Women can have it all – career and family life. Agree or disagree?
The latest fuel to this ever-controversial fire comes from PepsiCo CEO Indra Nooyi. In a recent article, she is direct about her opinion: she doesn’t think that women can have it all – but rather that they can pretend to have it all. In other words, women can look like they’re balancing parenting with a demanding career. The reality, however, is that they probably won’t ever enjoy the genuine feeling of “having it all”, or at least will feel continual guilt for not being able to give their all to each role.
Coverage of her comments in another article suggests another interesting point – that women can have it all if their family is supportive. This arises from Nooyi’s experience – when she arrived home to tell her family that she’d become President of PepsiCo, her mother sent her to go and buy milk (even though it was 10pm and her husband could have bought it earlier). And when she got back, she was told to leave her job title at the door – because “when you enter this house, you’re the wife, you’re the daughter, you’re the daughter-in-law, you’re the mother. You’re all of that. Nobody else can take that place. So leave that damned crown in the garage.”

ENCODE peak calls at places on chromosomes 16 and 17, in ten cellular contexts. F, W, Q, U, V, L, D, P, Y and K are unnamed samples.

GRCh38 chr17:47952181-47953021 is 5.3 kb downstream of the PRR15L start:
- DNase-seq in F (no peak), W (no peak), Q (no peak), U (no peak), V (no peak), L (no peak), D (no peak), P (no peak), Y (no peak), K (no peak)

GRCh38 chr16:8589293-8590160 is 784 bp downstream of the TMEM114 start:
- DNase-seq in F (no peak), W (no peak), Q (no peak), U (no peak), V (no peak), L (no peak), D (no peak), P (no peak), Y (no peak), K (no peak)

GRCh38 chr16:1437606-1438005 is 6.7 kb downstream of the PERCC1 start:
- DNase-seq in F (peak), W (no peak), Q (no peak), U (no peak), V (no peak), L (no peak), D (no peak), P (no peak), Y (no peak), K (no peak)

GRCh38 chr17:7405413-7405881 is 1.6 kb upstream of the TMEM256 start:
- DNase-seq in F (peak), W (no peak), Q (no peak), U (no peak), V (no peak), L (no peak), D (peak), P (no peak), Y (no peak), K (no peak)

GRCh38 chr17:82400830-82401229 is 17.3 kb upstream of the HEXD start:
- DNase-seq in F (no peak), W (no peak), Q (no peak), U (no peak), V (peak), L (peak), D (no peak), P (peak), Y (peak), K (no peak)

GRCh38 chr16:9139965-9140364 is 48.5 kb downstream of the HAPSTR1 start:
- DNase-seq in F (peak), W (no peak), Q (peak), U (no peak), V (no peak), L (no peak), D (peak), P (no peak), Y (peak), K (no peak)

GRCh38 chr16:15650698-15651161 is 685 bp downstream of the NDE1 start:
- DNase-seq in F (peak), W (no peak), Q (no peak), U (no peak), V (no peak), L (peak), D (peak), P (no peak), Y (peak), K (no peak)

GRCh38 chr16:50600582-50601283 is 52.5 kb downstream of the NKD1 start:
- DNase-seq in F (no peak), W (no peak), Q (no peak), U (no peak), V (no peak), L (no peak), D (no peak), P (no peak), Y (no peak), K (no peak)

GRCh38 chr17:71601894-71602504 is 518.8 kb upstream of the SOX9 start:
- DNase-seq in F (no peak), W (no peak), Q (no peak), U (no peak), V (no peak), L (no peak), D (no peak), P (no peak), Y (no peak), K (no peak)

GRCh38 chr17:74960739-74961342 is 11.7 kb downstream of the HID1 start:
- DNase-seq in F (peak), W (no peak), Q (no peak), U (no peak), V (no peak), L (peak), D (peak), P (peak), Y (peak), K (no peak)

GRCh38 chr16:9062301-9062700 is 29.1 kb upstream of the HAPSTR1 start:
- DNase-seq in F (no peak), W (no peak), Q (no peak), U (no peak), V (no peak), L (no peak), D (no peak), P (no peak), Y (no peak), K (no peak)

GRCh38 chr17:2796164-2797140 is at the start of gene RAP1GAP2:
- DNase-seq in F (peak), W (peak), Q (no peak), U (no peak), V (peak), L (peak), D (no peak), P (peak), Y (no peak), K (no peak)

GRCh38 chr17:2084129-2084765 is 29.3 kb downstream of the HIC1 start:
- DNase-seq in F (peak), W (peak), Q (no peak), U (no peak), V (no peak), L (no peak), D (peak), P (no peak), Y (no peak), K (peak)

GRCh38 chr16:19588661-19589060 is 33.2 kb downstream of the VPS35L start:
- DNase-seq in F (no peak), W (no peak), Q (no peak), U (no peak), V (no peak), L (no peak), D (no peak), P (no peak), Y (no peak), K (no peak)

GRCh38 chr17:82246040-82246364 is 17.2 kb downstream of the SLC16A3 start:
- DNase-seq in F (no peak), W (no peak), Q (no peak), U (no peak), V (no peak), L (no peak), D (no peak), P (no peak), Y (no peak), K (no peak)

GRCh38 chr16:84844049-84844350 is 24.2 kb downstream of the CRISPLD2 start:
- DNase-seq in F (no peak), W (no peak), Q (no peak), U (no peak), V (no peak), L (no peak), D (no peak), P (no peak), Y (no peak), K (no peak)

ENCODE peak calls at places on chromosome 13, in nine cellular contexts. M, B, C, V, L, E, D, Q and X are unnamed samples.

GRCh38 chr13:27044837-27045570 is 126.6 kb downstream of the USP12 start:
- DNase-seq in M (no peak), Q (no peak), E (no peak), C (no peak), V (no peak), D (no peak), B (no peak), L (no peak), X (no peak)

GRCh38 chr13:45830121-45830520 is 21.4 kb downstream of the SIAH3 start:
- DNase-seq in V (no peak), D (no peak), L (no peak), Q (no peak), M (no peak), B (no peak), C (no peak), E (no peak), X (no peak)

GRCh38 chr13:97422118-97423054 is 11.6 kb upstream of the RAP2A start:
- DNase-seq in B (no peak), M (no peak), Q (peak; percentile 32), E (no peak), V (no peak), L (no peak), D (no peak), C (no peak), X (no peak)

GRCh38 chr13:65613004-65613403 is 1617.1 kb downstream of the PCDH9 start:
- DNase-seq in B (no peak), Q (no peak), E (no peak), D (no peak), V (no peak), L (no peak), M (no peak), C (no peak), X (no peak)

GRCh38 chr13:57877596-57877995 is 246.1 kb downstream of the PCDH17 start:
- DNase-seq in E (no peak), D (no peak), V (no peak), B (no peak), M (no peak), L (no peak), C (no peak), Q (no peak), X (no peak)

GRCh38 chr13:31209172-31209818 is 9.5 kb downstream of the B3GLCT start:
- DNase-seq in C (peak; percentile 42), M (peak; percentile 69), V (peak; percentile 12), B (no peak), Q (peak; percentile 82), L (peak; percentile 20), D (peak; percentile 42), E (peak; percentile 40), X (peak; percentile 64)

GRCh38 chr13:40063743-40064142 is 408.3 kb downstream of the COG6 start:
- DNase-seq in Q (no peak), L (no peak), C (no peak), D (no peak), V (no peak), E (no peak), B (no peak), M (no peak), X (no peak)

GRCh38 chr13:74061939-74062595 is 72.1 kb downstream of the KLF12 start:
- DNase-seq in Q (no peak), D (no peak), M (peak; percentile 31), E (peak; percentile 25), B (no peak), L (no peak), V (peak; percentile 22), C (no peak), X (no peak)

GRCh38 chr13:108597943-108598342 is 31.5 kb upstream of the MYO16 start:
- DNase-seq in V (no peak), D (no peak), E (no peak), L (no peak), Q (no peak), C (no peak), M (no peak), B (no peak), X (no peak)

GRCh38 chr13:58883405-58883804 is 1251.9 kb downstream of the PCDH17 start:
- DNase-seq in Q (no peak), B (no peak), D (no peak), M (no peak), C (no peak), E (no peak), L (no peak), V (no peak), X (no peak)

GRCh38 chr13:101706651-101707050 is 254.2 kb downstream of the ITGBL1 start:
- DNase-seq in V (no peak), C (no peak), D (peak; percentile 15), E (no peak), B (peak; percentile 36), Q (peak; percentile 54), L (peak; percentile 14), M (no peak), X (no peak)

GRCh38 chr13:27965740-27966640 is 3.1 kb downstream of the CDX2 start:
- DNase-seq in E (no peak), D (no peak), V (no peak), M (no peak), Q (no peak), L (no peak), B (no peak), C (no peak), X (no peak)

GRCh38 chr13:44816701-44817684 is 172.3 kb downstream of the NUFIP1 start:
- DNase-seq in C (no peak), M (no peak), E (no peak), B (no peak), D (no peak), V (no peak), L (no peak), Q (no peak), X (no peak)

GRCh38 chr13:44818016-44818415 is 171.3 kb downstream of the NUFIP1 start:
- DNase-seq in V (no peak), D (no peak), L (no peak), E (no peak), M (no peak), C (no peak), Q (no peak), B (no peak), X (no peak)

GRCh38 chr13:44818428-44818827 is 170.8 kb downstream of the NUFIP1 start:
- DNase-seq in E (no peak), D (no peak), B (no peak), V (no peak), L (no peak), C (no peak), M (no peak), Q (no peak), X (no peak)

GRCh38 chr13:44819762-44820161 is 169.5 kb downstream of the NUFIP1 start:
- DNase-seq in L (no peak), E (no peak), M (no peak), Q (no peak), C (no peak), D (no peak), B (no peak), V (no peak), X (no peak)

Seems harsh, right? Obviously, Nooyi’s cultural background comes into this: one where the traditional role of the female is expected, no matter how busy her career. But even with the support of the family, would the situation ever be perfect? Surely a working mother would always feel some degree of guilt, even if her husband was at home full-time – isn’t that what they call maternal instinct?
As for my stance on the “can-women-have-it-all” debate, I’ve only heard one opinion that I truly agree with. At a women’s conference a few years ago, speaker Joanna Howe, a law lecturer at The University of Adelaide, suggested that women can have it all, just not at the same time. And maybe we just have to accept that as a challenge, instead of flatly denying it.